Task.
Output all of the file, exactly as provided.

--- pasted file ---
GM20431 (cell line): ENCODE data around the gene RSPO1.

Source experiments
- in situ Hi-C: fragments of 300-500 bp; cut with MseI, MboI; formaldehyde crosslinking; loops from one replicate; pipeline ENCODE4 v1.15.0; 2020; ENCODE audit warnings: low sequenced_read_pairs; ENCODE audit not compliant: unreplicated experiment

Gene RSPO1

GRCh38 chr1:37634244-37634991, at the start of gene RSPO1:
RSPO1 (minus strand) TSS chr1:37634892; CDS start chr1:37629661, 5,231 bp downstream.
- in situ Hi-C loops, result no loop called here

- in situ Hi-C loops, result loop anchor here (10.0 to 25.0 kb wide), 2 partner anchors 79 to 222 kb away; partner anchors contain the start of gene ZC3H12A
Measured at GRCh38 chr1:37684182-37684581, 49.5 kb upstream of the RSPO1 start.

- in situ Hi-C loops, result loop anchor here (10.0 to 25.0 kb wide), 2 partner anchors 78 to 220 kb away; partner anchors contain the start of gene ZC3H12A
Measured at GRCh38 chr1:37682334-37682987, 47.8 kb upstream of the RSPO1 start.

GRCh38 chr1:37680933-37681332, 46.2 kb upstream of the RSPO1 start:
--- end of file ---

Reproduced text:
GM20431 (cell line): ENCODE data around the gene RSPO1.

Source experiments
- in situ Hi-C: fragments of 300-500 bp; cut with MseI, MboI; formaldehyde crosslinking; loops from one replicate; pipeline ENCODE4 v1.15.0; 2020; ENCODE audit warnings: low sequenced_read_pairs; ENCODE audit not compliant: unreplicated experiment

Gene RSPO1

GRCh38 chr1:37634244-37634991, at the start of gene RSPO1:
RSPO1 (minus strand) TSS chr1:37634892; CDS start chr1:37629661, 5,231 bp downstream.
- in situ Hi-C loops, result no loop called here

- in situ Hi-C loops, result loop anchor here (10.0 to 25.0 kb wide), 2 partner anchors 79 to 222 kb away; partner anchors contain the start of gene ZC3H12A
Measured at GRCh38 chr1:37684182-37684581, 49.5 kb upstream of the RSPO1 start.

- in situ Hi-C loops, result loop anchor here (10.0 to 25.0 kb wide), 2 partner anchors 78 to 220 kb away; partner anchors contain the start of gene ZC3H12A
Measured at GRCh38 chr1:37682334-37682987, 47.8 kb upstream of the RSPO1 start.

GRCh38 chr1:37680933-37681332, 46.2 kb upstream of the RSPO1 start: